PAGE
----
Erase A-Hole—I work with plenty of pushy and unreasonable parents in this process. Some try to apply corporate negotiating tactics and some make threats about where their kid will go if we don’t act in a manner they’d prefer. Some ask to speak to someone else because of their dissatisfaction with my answer or unwillingness to accommodate their request. Some yell and shout (occasionally swear at me). Most think they are a lot smarter than anyone who works in admissions or financial aid. For these unreasonable and difficult parents, I keep a handy-dandy roller of Erase-A-Hole on my desk. While there are plenty of applications for this product, I use it as a reminder that I need to separate the students from the parents no matter how frustrating. A glance at my roller of Erase-A-Hole allows me to move beyond a frustrating call or shout-filled listening session with a parent to focus on the student involved and try to act in the student’s best interest.  Erase-A-Hole also make me laugh.

My little blue shovel—I don’t know how many of you have a little blue shovel, but I recommend you all get one ASAP. My father, a now retired Episcopal priest, introduced me to the little blue shovel many years ago. My dad told me that he carried one in his pocket and he’d get it out and begin shoveling whenever he was listening to something that simply was not believable. I suspect it’s no a coincidence that blue shovel has the initials of b.s. (It did take me some time to figure this out, though). Let’s just say that I find the blue shovel to be an important and useful tool when trying to discern the veracity of an appeal. Here are three examples during which the little blue shovel gets a workout:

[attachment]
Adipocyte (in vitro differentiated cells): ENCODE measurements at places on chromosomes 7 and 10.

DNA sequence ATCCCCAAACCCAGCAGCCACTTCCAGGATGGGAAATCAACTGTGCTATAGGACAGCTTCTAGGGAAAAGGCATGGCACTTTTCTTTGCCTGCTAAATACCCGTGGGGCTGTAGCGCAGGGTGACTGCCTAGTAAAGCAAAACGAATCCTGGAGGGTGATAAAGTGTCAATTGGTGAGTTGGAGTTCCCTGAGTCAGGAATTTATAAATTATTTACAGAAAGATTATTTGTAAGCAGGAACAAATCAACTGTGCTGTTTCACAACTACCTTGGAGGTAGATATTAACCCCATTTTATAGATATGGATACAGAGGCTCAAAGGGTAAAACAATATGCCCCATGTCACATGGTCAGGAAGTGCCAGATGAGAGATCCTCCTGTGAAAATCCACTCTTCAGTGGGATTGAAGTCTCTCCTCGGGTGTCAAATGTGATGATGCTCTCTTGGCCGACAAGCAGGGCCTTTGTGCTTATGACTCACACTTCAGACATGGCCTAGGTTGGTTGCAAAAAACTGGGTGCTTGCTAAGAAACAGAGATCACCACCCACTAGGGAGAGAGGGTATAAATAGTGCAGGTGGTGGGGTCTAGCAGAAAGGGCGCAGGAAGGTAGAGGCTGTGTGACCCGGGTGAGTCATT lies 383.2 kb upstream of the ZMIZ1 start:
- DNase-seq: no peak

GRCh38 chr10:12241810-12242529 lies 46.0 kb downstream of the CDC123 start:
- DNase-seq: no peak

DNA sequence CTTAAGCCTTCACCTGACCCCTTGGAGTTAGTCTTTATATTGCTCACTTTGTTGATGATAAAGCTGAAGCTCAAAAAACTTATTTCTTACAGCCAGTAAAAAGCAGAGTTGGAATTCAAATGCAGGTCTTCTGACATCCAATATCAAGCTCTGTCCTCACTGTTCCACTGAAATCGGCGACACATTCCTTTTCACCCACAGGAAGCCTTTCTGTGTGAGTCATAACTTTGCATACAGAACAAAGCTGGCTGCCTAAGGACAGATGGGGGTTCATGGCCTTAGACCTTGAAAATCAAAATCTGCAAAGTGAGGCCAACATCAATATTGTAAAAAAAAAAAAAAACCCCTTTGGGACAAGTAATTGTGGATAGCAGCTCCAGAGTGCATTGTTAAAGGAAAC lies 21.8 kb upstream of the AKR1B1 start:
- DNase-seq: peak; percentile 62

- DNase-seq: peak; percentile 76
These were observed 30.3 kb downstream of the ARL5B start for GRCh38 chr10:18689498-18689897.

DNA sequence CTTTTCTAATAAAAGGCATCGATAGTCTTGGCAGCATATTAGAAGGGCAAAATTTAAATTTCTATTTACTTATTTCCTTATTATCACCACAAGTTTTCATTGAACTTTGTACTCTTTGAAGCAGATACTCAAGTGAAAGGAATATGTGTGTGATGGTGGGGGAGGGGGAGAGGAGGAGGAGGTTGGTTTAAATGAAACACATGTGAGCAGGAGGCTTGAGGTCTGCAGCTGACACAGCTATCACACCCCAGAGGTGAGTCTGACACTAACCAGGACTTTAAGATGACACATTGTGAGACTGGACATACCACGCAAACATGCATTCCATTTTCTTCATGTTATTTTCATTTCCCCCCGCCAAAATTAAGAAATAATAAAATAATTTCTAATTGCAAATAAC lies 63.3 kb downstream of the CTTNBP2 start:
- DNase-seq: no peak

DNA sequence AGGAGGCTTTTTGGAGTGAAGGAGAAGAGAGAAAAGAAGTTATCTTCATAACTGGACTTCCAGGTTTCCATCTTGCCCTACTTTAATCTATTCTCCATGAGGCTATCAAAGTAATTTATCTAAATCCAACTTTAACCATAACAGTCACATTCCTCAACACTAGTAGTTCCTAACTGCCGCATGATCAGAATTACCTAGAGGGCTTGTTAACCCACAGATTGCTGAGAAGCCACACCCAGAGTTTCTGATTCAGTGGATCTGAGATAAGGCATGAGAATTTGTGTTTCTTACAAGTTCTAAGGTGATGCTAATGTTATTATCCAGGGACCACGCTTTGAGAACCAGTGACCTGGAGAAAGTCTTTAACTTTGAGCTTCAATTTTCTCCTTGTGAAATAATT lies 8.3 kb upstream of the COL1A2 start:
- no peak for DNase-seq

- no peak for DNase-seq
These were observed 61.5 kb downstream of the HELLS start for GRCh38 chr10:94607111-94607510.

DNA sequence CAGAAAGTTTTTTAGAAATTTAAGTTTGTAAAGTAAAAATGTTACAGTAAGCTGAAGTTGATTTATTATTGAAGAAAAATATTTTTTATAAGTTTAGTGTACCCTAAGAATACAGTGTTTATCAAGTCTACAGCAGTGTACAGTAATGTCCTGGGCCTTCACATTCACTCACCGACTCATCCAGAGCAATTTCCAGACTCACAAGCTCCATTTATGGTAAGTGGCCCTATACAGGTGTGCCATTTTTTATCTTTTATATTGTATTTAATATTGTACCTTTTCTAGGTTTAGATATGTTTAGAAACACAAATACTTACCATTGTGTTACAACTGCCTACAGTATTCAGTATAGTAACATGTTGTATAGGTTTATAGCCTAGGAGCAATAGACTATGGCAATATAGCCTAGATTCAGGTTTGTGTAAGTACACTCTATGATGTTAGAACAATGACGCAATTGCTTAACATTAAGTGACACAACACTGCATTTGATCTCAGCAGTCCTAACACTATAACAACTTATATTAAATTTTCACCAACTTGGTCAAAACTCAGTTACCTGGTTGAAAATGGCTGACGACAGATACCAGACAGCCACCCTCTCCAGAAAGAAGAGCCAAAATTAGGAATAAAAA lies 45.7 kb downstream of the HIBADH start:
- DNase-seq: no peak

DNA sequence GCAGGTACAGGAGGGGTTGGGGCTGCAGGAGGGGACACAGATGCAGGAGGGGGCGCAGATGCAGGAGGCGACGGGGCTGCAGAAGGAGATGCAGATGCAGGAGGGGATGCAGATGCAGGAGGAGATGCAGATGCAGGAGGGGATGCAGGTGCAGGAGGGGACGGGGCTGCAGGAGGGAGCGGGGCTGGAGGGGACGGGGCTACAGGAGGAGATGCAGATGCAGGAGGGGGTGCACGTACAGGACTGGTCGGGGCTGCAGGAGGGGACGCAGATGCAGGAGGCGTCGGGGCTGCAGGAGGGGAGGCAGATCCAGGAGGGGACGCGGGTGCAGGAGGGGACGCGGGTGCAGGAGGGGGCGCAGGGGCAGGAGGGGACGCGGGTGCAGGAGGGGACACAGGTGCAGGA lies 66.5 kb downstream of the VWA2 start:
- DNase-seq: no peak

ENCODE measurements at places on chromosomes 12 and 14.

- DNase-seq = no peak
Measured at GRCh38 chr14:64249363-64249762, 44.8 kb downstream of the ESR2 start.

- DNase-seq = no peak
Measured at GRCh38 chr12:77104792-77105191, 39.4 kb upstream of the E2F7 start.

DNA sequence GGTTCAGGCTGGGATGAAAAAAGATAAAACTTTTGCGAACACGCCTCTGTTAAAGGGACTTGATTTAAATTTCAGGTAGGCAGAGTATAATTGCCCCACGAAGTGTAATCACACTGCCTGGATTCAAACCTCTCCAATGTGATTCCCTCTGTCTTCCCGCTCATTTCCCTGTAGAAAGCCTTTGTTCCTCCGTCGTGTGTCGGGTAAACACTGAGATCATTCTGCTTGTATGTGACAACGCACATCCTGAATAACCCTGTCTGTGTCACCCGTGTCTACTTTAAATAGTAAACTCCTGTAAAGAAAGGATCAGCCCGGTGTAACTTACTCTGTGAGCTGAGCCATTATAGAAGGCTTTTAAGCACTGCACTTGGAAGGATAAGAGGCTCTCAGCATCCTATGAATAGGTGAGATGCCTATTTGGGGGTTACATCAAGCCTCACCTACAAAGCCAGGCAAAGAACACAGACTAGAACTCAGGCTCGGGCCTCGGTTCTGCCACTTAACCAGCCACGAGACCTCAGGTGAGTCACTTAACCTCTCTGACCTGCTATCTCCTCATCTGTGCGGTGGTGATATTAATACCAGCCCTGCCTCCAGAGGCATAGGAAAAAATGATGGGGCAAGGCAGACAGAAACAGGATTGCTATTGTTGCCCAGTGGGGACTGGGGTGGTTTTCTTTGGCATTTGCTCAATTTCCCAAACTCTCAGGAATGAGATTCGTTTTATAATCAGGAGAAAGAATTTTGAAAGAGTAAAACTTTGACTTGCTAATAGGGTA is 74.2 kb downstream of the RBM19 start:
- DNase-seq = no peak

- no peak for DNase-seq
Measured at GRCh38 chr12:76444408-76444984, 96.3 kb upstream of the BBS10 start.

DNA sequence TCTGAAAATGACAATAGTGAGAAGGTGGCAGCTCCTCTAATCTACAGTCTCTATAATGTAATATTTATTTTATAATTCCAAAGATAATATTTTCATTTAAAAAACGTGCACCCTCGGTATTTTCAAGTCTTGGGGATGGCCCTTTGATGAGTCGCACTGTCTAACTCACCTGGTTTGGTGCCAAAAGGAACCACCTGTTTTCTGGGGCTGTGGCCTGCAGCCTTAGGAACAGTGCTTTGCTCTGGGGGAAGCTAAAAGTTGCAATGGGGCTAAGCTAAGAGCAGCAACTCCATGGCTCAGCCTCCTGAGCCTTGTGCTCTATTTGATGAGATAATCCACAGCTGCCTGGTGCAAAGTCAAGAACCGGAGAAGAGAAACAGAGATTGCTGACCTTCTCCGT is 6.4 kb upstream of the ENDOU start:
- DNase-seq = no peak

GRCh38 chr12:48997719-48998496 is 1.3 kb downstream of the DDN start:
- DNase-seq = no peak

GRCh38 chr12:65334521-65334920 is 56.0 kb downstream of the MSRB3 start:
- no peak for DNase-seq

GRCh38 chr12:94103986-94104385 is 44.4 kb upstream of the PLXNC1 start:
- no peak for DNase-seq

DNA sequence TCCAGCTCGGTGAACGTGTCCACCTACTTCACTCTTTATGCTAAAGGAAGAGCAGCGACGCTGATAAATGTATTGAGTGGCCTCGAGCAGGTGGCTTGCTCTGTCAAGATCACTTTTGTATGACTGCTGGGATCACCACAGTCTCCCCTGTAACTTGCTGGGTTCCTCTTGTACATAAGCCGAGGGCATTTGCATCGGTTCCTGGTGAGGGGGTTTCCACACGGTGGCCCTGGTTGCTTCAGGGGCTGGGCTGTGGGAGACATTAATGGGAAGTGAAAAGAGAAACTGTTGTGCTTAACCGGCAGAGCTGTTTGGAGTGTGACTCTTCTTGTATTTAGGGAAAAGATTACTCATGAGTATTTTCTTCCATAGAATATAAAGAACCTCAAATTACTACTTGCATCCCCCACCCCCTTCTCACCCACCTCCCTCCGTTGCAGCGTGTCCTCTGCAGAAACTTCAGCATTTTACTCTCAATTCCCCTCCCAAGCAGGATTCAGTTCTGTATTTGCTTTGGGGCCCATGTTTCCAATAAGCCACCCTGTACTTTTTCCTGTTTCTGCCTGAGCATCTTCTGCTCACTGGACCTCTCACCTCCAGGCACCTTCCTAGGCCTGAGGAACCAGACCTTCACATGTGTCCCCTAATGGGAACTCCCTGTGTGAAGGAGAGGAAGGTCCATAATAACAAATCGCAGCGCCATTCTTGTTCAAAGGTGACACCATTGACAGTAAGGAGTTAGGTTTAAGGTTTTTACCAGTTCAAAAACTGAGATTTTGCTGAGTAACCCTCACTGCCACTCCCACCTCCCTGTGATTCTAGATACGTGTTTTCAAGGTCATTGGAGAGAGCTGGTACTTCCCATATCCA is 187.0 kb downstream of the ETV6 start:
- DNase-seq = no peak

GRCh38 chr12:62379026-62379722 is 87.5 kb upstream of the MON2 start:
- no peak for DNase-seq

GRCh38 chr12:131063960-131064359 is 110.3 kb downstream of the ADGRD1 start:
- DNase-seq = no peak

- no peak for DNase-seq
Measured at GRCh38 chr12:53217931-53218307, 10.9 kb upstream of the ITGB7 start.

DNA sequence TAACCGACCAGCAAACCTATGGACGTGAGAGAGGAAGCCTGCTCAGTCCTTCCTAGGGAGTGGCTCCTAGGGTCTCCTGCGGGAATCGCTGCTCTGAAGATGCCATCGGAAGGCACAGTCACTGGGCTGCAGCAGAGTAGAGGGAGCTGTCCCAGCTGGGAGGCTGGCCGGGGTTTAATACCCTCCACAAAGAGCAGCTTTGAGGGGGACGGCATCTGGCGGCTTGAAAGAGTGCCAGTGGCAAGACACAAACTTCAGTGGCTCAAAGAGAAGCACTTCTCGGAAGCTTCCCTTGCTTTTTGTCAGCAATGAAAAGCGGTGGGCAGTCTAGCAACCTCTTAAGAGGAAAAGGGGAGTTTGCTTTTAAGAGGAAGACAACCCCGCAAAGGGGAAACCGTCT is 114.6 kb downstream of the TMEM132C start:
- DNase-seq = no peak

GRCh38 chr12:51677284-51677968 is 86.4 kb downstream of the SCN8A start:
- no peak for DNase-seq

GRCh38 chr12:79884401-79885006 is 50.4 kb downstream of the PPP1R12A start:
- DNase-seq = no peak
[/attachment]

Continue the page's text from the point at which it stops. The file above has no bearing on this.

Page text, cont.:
Example 1: A family appeals for more aid “because they’ve received a better offer from another college.” When we request a copy of the award from the other college and the family responds that “it would be unethical” for them to share the other award letter, you might see that little blue shovel working over time.

Example 2: When a family appeals for more aid because XXX institution has offered them more financial assistance and “is now their first choice.” When we reviewing to which colleges the family has submitted the FAFSA and discover that claimed first choice college is not among them, you will see that blue shovel working.

Example 3: When a family tells me about the student who they know “who has the exact same profile and financial circumstances who received a larger financial aid award.” When we ask for the other student’s names and are met with crickets or the response of “It just wouldn’t be right to tell you that,” the blue shovel is at it’s best.

The blue shovel is a very useful tool!

These three symbols/coping mechanisms represent important things we cannot forget when reviewing financial aid appeals in the coming weeks.